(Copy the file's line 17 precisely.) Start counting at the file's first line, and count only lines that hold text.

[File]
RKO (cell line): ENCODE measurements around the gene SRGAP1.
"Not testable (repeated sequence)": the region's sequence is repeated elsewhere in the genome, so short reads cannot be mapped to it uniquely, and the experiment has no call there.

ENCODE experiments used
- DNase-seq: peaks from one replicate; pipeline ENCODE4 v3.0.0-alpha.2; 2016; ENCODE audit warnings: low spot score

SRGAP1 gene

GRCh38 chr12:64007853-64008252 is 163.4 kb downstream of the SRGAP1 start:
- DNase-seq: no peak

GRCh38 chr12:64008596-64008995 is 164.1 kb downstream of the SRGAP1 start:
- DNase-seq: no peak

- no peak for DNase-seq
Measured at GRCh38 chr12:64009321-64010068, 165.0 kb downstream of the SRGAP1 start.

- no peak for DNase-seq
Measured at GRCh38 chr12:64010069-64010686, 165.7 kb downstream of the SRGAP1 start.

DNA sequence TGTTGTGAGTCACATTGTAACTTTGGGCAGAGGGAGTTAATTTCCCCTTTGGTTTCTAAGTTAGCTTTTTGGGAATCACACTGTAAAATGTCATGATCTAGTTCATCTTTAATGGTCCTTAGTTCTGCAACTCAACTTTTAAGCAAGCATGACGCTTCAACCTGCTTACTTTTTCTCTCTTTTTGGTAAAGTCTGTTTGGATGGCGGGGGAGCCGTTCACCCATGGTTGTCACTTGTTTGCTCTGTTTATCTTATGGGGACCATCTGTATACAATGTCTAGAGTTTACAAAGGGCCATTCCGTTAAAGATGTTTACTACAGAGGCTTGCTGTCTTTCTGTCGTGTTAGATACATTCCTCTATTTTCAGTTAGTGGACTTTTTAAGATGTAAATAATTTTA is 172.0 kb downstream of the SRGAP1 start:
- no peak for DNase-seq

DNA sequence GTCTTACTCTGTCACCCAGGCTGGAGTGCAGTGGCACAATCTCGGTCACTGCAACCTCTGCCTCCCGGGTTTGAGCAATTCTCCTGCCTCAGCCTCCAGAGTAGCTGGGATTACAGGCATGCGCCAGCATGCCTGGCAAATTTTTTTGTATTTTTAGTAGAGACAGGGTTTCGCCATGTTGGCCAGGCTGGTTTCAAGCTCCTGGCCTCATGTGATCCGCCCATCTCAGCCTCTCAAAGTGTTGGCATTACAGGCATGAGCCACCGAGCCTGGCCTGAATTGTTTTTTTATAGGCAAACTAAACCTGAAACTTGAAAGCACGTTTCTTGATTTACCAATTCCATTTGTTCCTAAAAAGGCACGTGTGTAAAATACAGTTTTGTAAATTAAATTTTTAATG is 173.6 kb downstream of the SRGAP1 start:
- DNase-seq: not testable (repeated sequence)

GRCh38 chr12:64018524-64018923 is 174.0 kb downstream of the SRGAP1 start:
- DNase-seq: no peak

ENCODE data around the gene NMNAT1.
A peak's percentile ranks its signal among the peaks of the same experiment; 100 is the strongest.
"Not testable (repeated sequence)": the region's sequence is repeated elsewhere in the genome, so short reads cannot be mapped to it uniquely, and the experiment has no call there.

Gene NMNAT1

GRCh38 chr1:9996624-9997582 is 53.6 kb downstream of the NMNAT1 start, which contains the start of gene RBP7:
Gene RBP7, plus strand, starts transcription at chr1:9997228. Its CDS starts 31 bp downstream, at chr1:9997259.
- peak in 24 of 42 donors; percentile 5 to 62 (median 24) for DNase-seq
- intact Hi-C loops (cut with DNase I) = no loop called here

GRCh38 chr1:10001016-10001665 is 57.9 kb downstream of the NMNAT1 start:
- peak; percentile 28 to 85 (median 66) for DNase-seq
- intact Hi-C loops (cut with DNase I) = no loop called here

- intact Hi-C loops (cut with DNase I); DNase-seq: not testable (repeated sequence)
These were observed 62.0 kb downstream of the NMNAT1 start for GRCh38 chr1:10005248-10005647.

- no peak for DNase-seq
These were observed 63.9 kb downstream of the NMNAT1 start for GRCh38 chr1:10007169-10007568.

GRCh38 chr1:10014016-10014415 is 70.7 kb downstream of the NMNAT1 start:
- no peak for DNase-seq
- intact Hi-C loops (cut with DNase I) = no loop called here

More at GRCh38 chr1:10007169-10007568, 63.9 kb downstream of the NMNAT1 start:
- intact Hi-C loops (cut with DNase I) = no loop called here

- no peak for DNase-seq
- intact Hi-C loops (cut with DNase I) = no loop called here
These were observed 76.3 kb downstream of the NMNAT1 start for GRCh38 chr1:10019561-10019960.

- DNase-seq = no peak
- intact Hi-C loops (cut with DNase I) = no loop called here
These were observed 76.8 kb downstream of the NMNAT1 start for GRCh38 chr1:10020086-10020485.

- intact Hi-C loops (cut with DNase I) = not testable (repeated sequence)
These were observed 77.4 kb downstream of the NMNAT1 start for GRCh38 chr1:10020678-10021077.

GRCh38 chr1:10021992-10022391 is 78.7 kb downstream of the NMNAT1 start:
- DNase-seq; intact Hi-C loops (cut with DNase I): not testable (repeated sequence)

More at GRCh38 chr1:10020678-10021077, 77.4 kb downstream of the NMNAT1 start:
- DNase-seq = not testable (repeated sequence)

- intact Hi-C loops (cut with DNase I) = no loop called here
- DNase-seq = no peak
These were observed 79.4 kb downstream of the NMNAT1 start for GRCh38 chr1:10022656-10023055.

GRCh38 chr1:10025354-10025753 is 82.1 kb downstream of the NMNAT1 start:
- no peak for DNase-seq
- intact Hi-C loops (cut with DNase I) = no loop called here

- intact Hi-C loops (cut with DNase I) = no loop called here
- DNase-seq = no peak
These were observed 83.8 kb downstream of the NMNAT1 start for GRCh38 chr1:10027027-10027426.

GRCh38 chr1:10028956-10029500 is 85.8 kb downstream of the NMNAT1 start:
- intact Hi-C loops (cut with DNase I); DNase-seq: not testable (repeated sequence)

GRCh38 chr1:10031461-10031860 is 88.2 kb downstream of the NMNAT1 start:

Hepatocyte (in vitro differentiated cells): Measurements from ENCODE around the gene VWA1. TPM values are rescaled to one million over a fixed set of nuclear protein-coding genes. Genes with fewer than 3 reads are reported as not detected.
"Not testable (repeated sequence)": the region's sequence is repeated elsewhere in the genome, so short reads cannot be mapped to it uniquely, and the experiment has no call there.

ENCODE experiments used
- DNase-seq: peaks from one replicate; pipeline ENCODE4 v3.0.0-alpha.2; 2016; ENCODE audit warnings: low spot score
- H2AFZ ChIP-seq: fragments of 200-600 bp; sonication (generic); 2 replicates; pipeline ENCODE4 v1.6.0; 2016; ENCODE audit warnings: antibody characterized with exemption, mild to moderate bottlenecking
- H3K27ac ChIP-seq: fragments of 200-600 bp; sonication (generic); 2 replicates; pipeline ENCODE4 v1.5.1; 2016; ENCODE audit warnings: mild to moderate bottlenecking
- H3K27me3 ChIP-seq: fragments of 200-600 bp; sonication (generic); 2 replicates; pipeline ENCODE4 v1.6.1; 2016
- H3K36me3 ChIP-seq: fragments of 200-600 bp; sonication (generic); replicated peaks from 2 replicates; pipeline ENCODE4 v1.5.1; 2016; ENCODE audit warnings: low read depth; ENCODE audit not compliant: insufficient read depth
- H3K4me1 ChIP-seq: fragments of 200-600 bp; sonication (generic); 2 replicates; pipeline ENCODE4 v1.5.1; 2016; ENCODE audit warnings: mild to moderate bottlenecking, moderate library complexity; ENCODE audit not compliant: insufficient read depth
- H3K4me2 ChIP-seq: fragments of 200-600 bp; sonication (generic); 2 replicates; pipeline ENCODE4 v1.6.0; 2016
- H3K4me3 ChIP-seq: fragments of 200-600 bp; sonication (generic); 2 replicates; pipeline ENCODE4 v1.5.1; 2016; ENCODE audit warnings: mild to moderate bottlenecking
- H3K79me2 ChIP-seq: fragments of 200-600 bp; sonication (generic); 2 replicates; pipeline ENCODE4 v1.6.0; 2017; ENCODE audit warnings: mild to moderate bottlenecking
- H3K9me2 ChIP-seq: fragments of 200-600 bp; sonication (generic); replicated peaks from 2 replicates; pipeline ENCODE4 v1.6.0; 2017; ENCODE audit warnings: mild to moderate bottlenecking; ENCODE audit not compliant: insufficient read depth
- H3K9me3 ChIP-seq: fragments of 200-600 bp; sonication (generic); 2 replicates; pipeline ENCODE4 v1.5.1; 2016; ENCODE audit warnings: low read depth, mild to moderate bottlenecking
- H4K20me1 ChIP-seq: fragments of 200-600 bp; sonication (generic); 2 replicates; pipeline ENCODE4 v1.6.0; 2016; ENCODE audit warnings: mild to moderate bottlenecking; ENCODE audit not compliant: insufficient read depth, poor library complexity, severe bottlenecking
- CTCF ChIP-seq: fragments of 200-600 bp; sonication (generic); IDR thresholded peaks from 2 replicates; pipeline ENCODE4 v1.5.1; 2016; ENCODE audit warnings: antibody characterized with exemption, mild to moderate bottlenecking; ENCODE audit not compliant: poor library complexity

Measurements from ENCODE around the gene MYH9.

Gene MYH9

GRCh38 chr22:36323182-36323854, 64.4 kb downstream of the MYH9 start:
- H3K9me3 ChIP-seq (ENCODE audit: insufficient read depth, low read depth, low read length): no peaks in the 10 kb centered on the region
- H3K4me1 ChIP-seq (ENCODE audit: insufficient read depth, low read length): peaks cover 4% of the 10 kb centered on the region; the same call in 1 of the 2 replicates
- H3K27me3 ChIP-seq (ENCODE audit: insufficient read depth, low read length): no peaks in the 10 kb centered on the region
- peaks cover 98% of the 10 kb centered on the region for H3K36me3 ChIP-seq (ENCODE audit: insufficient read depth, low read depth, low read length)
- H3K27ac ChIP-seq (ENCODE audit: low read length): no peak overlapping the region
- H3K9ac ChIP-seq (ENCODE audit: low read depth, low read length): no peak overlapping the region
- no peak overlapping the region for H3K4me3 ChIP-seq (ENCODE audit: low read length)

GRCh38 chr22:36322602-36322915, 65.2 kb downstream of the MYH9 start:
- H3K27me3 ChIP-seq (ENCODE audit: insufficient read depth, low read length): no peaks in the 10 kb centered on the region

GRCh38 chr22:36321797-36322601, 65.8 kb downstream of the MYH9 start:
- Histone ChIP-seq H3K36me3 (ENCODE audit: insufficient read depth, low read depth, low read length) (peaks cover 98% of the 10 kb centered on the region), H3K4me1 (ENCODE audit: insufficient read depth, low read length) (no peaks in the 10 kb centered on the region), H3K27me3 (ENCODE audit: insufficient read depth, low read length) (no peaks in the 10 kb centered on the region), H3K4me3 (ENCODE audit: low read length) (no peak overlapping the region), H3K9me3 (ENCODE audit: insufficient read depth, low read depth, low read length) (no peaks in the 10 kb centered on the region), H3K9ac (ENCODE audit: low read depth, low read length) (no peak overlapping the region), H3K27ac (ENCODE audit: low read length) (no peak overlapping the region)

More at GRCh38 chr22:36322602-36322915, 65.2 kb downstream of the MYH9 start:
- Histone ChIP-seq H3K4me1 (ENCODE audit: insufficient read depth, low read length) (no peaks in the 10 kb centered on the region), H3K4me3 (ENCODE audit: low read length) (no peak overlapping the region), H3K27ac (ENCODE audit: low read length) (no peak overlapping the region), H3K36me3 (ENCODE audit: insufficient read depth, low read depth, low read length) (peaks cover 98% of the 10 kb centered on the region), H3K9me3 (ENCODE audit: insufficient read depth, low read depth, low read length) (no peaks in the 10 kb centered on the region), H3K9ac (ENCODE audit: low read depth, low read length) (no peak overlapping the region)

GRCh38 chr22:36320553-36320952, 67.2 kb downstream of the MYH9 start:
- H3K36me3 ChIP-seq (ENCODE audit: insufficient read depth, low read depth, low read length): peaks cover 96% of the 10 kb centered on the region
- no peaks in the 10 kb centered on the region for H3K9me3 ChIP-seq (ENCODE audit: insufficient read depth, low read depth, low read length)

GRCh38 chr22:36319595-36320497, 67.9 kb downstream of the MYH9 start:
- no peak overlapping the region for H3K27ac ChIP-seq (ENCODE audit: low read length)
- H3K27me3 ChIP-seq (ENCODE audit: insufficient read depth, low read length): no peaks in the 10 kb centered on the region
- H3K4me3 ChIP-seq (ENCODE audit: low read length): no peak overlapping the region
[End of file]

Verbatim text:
- DNase-seq: not testable (repeated sequence)